It is important that you look up the laws for not only the state you will be kayaking in but also to consider which body of water you will be in.
Remember: if you will be off-shore in the ocean, the laws you may be dealing with will be federal and mandated by the Coast Guard, not the state in which you reside or are visiting.
Basic Kayaking Laws For Paddlers Under 18:
- USCG approved personal flotation device being worn at all times
- Whistle or another sound-producing device onboard
- Navigational light such as a waterproof flashlight onboard
- Distress signals onboard such as aerial flares
- If there is a trolling motor, a registration card must be onboard
- If powered by sail and over 14 feet in length, a registration card must be onboard
- Toddlers must be able to sit still
- Toddlers must be able to float on the water by themselves
- Toddlers must weigh at least 18 pounds
Planning a Kayaking Trip With Kids
Now you know how to rent a kayak for those under the age of 18, as well as the safety gear and considerations you need if your under-18 year old is going to go out kayaking on their own in one you have purchased for them. If you are frightened, don’t be.
Allowing your kids the freedom to build personal responsibility for themselves in the great outdoors will serve them well in life once they do have to go out on their own in life. You are doing great, just by reading this article!
Parenting is hard, there are no “ifs”, “ands”, or “buts” about it. For that reason, we have compiled some tips and tricks to make your family’s kayaking adventure with children much easier and stress-free, whether you are renting or buying your kayaks.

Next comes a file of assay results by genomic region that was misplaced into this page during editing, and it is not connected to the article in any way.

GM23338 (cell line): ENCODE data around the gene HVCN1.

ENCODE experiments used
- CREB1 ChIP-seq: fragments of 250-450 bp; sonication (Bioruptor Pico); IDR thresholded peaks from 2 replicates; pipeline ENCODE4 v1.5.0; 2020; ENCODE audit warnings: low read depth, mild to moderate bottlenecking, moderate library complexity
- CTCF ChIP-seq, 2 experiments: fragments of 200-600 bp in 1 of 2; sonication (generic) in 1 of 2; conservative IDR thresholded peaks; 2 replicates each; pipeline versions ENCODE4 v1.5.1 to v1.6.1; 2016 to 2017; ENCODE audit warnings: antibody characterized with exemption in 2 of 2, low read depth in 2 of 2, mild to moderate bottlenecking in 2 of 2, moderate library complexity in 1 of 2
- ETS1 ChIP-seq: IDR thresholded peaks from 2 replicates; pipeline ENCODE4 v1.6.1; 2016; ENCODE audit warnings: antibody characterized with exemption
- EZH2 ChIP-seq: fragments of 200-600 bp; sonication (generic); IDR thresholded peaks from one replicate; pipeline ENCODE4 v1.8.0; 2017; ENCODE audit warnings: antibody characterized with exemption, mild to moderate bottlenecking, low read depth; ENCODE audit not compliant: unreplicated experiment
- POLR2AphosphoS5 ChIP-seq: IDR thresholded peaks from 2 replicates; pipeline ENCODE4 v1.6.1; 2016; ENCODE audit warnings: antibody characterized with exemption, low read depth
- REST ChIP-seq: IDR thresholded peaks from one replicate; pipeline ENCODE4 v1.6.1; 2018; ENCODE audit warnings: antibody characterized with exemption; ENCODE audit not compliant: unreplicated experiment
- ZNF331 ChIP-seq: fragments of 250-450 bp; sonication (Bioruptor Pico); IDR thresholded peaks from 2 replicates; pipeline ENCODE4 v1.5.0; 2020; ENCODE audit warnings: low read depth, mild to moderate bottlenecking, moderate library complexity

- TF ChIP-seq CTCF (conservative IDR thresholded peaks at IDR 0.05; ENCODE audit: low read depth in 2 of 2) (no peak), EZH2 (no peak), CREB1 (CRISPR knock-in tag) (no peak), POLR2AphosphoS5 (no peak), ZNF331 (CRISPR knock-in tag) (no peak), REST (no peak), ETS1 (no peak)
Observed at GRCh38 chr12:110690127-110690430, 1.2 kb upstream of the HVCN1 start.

Where to Go Kayaking
For the first five kayaking trips with your children, you should aim to go to areas with calmer waters. Your children will get easily overwhelmed if you are paddling against a strong current or dealing with choppy waves.
You don’t want to put a negative taste in your children’s mouth when they are just learning the basics, as they won’t want to continue to go kayaking.
A nice static lake or a slow-moving portion of a river without any obstacles are great places to take your kids kayaking for the first time. If you are worried that they will get lazy and complacent, don’t be.
Kids love a good challenge once they feel comfortable they have the basics, so you will be able to up the ante in no time.
While you start to adventure out to more technical waters, always make sure you are going to an environment where you will be able to paddle alone to get to shore in case of an emergency.
Something may happen where you will not be able to rely on your kids to help you paddle to safety.
What to Pack
What would have been a great vacation can quickly turn into a terrible one if you don’t have the right supplies and gear.